BRUSSELS (AP) — The European Union pressed ahead Wednesday with efforts to persuade Turkey to stop asylum seekers from reaching Europe and take back thousands more by offering Turkish citizens the prospect of visa-free travel within the bloc.
Mindful of Turkey’s pivotal role in managing Europe’s refugee crisis, the European Commission said Ankara has met all but five of the 72 criteria needed to end visa requirements. It invited member states and EU lawmakers to endorse the move by June 30, even though some conditions remain to be fulfilled.
“There is still work to be done as a matter of urgency, but if Turkey sustains the progress made, they can meet the remaining benchmarks,” Commission Vice-President Frans Timmermans told reporters in Brussels.
Once endorsed, Turkish citizens would be able to travel for 90 days without a visa to all EU member countries — except for Britain and Ireland, which have provisions for opting out of such policies — and four members of the Schengen passport-free travel area: Iceland, Liechtenstein, Norway and Switzerland.
Turkish Foreign Minister Mevlut Cavusoglu praised the move, describing it as “not just a turning point for visa-free travel, it is also a new page in relations with the European Union.”
The move is a central part of a package of incentives for Turkey — including up to 6 billion euros ($6.8 billion) in aid for Syrian refugees and fast-track EU membership talks — to better police its borders, particularly in the Aegean Sea, so migrants can no longer reach Greece. Tens of thousands of people have crossed the sea from Turkey to Greece and then moved northward through the Balkans.
That deal has raised legal and ethical questions, as European nations unable to agree among themselves about how to handle the refugee emergency chose instead to outsource it to Turkey, where almost 3 million refugees are staying, most of them people fleeing war in Syria. It also comes as concern grows about Turkey’s commitment to human rights and free speech amid a crackdown on the media and dissent.
The prospect of visa-free travel was welcomed by Turks already in Europe. At his vegan bistro in Berlin, Turkish-born businessman Yusuf Atalay called it great news for families struggling to visit Germany — which has about 3 million people claiming Turkish roots — for weddings and other celebrations due to strict visa rules.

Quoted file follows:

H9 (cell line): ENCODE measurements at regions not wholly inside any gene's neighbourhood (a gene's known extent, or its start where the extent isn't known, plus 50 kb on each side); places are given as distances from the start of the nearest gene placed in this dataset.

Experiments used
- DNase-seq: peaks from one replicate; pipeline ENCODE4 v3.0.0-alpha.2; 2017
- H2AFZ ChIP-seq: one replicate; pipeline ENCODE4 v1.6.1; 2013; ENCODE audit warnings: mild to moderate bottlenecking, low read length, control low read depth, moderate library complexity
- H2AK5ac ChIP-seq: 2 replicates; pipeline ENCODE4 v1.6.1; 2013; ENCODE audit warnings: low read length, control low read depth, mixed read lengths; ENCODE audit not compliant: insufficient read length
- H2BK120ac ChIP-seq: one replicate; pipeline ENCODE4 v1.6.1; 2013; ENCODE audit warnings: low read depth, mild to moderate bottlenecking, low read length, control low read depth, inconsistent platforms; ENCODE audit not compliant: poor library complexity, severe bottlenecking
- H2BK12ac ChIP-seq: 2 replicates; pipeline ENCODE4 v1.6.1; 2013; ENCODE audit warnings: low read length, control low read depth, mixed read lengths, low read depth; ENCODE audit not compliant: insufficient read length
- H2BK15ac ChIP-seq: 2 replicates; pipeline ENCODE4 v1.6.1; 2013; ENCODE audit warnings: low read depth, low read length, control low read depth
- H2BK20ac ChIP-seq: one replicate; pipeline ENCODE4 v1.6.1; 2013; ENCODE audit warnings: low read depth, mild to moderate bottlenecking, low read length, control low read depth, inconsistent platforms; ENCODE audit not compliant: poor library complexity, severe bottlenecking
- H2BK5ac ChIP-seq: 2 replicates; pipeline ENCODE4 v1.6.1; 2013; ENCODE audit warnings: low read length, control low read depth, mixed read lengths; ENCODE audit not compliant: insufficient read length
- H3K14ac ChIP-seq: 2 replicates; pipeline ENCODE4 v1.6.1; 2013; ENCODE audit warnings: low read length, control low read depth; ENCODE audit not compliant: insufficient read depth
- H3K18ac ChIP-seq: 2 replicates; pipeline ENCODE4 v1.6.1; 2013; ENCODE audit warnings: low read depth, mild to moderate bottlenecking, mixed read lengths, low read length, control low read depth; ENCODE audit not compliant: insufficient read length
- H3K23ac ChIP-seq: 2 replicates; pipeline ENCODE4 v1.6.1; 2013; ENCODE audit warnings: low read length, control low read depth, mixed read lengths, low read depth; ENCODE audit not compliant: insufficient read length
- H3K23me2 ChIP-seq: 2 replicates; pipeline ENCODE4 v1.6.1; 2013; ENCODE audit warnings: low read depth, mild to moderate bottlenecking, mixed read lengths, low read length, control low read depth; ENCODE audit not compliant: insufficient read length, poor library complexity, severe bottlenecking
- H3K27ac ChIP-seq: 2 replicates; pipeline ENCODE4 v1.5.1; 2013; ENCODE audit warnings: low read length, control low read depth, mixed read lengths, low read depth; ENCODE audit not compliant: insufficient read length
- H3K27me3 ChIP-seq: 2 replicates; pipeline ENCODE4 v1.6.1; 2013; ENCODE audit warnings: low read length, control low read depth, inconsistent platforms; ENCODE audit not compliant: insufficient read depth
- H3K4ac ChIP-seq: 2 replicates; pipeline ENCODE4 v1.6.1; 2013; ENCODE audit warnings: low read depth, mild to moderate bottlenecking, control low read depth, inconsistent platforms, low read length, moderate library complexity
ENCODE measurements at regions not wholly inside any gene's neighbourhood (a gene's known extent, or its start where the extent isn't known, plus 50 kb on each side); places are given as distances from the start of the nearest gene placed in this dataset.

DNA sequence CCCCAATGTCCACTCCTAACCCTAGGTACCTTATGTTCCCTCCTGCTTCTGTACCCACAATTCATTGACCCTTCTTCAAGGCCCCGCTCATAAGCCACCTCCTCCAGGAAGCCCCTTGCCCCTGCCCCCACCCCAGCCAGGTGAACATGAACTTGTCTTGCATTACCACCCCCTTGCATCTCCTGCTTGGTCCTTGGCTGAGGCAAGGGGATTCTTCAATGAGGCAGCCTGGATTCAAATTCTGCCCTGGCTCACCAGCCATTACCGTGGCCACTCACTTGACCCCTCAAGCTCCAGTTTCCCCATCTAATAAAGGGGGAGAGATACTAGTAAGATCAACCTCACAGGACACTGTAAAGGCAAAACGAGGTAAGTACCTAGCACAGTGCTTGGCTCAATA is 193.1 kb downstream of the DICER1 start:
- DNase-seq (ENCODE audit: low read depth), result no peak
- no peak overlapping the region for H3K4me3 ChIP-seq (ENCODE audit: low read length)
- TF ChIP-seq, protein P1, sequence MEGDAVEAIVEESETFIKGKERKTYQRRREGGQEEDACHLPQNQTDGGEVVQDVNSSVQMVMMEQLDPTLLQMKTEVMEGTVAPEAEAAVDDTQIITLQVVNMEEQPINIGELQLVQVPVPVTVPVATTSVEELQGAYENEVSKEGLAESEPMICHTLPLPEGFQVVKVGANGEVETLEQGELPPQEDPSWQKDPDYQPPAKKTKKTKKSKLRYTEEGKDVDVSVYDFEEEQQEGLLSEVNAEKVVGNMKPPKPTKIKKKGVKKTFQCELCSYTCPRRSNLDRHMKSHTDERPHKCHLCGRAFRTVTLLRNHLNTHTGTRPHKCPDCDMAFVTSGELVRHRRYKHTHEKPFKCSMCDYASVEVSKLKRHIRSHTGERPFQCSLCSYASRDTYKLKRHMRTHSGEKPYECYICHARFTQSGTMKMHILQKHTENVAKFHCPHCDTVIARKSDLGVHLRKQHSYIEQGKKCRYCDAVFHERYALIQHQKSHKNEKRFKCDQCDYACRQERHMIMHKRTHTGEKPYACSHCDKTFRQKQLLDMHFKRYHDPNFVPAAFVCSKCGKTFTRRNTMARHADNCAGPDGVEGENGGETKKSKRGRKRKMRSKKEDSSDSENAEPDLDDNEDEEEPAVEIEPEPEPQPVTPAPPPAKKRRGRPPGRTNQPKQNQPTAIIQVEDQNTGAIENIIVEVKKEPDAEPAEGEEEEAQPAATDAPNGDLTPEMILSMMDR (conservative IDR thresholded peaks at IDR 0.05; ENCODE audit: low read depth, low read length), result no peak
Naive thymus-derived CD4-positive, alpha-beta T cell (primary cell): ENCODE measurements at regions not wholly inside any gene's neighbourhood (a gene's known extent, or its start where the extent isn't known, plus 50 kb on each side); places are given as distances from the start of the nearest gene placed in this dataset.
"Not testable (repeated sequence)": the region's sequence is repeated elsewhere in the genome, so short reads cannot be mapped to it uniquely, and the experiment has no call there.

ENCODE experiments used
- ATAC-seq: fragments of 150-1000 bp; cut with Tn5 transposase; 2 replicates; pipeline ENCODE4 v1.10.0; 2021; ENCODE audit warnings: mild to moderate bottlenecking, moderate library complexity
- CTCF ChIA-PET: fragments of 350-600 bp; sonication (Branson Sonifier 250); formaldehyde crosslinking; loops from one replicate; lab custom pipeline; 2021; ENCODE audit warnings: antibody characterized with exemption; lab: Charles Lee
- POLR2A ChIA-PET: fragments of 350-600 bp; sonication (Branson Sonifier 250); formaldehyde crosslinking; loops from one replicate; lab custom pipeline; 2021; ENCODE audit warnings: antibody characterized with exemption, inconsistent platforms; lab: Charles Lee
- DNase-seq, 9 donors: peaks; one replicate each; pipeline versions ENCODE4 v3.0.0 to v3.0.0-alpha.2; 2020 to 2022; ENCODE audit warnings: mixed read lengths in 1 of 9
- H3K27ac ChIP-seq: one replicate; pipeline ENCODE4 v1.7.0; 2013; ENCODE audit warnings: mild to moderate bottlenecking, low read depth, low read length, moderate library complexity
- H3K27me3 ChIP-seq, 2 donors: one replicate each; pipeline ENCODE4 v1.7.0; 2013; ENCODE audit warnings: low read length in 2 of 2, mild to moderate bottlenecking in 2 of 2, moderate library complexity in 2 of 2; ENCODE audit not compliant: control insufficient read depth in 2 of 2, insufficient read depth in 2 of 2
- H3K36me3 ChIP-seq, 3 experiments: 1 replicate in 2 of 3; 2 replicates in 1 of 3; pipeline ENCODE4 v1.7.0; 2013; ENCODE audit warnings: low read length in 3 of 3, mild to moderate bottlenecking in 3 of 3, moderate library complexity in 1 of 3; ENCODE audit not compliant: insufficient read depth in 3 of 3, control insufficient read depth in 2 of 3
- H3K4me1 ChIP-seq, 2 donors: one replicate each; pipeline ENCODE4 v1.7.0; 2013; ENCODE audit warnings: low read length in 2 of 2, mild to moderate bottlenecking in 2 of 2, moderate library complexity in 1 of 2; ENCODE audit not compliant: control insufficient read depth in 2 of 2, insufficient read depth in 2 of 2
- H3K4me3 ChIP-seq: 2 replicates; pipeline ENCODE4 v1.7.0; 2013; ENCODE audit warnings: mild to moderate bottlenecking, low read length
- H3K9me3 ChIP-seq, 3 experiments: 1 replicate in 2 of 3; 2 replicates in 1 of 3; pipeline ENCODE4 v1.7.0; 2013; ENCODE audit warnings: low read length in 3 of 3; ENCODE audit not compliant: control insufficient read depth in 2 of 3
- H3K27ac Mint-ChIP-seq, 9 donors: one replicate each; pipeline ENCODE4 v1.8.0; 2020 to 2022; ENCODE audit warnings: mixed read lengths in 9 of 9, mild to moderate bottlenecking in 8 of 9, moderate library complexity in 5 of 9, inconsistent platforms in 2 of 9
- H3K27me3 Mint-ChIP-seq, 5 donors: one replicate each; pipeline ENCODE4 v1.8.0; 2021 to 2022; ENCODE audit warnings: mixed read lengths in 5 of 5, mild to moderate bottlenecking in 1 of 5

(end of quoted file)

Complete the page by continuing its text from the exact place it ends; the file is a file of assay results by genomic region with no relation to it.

Atalay said he talked to his mother, who hoped the visa waiver would be implemented “so she can visit and see how we’re living here — me and my family.”
Turkey is demanding the visa waiver by June 30, and sees it as an important sign that Europeans are living up to their promises. Turkish President Recep Tayyip Erdogan has warned the entire agreement will collapse if the EU reneges on any pledge.
First, though, Ankara must fulfill the final criteria. That means aligning Turkey’s data protection laws with European standards, ensuring that its data protection authority is free from political influence, improving justice cooperation with all 28 EU member states, and changing its definition of what constitutes a terrorist and a terrorist act, which European officials consider too broad.
“In recent years, these anti-terrorist laws have been used in a brutal clampdown on Turkish and foreign journalists by the Turkish government,” said Guy Verhofstadt, a liberal lawmaker in the European assembly. “As long as this remains the case, the European Parliament should not support this proposal for visa liberalization.”
Once the visa proposal is endorsed, only Turkish citizens with new biometric passports — including facial and fingerprint data — would be allowed in, Timmermans said. Turkey is only due to start making the passports in June, meaning few people might be able to take advantage of the changes this year.
Separately, the Commission proposed that EU countries refusing to accept migrants under new proposals to overhaul the EU’s failed asylum laws face fines — dubbed a “solidarity contribution” — of 250,000 euros ($285,000) for each person rejected.
The penalties are part of a new plan to more evenly share the burden of hosting hundreds of thousands of people fleeing conflicts and violence in places like Syria, with the current asylum system on the verge of collapse.
The plan still must be accepted by a large majority of member countries — about two-thirds under the bloc’s qualified majority system — and EU lawmakers. The fine has proven to be controversial, with some countries already vehemently opposing the current EU proposal to share 160,000 refugees in Greece and Italy. Hungary has even moved to hold a referendum on the issue.
Czech Foreign Minister Lubomir Zaoralek described the proposal as an unpleasant surprise given that his country, Hungary, Poland and Slovakia reject mandatory refugee quotas imposed from Brussels. “It’s unfortunate. It won’t help anything,” he said.
Under current EU laws, people seeking international protection in Europe must apply for asylum in the country where they first arrive. That effectively means Greece and Italy have been overburdened, and many of their EU partners have failed to help them cope.
The new plan would kick in automatically once a country comes under high migration pressure. Other member states would take in a share of any asylum seekers — not those trying to escape poverty or looking for jobs — calculated from each nation’s population and economic strength based on gross domestic product. But members could choose not to take part for 12 months.
A new EU asylum agency would also be set up and be responsible for supervising the way the system is working.